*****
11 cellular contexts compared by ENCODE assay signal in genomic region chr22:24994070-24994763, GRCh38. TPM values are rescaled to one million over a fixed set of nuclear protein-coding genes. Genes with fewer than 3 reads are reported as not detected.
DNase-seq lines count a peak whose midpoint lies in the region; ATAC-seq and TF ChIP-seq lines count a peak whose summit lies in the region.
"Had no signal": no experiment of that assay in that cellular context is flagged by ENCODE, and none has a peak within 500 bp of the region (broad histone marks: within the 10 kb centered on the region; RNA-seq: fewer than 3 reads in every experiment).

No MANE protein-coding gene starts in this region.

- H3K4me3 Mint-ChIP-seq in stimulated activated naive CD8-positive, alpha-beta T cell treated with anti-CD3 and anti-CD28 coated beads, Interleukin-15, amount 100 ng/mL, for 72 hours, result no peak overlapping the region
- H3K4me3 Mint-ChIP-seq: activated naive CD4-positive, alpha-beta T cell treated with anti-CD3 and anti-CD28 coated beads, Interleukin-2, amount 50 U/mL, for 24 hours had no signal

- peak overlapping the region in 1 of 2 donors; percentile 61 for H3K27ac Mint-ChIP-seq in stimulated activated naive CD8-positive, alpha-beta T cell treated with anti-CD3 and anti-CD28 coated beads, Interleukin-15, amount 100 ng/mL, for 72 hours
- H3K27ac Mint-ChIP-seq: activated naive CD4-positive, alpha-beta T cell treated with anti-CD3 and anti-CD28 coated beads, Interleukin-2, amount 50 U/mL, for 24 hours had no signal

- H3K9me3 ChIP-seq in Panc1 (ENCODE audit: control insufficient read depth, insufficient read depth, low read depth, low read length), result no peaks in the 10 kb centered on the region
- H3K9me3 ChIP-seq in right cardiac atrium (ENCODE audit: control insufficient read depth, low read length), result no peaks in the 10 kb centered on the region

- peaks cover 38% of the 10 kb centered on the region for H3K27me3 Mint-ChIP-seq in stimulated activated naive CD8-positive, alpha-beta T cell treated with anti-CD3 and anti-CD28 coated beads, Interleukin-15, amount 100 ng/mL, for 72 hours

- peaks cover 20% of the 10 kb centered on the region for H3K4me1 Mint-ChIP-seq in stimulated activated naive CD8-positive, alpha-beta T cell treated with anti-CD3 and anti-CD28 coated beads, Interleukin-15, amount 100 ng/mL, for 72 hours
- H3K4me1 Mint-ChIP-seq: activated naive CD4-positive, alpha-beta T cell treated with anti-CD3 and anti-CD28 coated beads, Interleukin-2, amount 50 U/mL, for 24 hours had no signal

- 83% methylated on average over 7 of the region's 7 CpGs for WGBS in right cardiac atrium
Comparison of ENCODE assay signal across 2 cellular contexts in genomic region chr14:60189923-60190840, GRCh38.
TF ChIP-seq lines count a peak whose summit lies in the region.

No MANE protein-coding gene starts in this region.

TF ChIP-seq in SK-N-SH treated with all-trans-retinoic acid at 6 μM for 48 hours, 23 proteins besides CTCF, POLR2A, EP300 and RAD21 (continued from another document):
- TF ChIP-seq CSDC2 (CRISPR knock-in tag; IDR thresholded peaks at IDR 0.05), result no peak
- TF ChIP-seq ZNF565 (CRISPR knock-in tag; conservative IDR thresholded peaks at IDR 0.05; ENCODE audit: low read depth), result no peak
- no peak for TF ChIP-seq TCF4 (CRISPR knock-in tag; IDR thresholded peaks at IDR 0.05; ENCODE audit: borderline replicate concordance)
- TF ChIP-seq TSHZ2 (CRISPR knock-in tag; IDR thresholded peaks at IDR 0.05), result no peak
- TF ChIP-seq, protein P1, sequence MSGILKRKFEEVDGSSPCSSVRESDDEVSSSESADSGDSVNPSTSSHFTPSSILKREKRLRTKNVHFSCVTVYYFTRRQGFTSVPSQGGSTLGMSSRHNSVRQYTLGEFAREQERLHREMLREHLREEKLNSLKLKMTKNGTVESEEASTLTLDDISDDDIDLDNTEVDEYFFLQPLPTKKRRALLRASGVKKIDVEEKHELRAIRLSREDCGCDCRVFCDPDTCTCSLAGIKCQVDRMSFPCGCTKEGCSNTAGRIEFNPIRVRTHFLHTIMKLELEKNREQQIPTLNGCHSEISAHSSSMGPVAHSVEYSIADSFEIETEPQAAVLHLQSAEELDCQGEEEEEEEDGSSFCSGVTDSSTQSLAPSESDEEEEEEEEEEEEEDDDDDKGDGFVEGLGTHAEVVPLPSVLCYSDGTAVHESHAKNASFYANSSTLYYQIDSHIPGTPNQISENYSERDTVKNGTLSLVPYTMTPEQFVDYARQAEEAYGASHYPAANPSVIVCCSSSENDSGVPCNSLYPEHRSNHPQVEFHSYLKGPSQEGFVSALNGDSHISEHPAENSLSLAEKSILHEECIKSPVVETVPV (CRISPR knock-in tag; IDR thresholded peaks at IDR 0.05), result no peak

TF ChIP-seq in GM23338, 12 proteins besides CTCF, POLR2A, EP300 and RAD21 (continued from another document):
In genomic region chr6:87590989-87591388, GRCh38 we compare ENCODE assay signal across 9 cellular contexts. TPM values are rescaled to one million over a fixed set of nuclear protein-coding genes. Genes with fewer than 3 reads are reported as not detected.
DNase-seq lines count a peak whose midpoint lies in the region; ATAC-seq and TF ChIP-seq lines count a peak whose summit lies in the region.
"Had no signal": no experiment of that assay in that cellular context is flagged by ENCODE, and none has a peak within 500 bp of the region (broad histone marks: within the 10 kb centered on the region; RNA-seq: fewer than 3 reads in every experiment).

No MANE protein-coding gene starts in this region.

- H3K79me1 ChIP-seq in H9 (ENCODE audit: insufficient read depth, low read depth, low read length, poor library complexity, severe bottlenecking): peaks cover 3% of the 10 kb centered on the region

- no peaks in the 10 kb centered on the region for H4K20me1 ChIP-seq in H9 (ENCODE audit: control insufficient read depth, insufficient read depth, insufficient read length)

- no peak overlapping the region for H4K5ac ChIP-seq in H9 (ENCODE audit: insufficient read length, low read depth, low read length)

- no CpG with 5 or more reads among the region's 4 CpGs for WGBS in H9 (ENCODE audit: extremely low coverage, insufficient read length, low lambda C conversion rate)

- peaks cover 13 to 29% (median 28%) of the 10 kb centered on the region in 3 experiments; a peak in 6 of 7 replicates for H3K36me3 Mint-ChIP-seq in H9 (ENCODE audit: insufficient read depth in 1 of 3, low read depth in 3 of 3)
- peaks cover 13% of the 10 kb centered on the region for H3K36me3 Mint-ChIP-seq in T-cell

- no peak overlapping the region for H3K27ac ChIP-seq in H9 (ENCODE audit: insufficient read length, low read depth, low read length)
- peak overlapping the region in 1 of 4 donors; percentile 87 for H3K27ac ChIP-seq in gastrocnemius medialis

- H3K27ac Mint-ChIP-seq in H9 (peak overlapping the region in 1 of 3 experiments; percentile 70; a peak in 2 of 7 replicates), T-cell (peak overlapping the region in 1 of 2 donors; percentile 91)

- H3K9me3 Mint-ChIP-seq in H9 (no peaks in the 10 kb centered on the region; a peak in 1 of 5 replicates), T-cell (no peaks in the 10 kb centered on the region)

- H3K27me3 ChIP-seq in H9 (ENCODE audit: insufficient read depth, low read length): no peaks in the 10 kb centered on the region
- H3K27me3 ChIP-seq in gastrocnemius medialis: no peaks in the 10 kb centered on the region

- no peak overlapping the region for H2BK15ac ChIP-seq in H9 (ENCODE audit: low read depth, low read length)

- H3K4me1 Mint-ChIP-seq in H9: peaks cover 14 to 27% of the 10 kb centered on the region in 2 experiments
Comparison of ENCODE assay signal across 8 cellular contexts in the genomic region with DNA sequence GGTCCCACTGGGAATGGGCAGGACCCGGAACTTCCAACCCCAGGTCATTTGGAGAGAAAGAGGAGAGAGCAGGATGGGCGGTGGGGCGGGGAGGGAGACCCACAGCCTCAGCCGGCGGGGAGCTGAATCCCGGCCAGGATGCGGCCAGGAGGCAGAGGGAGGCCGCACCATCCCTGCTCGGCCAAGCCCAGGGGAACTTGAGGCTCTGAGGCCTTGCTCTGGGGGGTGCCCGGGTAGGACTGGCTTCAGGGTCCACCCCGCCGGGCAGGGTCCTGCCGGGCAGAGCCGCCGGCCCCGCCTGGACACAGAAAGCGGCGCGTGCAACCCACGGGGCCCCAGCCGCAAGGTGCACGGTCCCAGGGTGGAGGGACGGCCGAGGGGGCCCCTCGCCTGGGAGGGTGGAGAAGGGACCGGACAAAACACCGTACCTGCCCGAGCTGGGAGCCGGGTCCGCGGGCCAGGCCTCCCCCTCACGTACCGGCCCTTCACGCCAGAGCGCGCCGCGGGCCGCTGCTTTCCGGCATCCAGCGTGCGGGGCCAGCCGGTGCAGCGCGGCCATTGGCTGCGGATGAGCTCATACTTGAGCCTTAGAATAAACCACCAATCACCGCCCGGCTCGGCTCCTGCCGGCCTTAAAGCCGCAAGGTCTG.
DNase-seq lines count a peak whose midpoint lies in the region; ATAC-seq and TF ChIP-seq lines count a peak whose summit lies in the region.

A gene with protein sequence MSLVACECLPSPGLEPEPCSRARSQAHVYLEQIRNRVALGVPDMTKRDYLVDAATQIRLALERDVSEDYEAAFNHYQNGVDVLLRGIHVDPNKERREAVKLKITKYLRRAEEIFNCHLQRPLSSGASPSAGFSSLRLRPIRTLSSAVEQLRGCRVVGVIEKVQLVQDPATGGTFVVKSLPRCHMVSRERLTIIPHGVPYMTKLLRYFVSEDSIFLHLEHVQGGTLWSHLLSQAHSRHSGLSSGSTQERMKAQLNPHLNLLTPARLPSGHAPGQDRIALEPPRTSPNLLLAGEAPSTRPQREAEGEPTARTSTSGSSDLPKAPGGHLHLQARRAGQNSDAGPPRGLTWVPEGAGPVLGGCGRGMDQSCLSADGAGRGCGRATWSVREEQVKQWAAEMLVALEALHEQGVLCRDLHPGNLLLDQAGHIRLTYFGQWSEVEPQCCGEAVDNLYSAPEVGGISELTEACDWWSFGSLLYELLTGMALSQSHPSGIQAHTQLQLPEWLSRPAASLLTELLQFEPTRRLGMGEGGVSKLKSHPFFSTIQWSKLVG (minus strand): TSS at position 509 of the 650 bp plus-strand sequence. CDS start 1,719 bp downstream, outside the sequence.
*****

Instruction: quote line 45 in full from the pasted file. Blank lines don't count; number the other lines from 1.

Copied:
A gene with protein sequence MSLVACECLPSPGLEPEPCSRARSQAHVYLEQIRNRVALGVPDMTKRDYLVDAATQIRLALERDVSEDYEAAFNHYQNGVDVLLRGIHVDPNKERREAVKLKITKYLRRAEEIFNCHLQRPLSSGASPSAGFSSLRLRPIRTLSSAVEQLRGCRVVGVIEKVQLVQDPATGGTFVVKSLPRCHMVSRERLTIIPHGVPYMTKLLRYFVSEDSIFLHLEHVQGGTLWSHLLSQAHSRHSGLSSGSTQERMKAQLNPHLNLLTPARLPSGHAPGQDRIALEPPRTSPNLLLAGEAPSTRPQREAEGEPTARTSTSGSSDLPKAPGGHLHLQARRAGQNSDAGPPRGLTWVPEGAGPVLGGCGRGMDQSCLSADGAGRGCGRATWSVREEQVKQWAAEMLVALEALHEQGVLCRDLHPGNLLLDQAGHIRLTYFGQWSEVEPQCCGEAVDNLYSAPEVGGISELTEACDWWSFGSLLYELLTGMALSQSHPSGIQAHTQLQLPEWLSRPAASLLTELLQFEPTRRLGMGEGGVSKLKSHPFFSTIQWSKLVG (minus strand): TSS at position 509 of the 650 bp plus-strand sequence. CDS start 1,719 bp downstream, outside the sequence.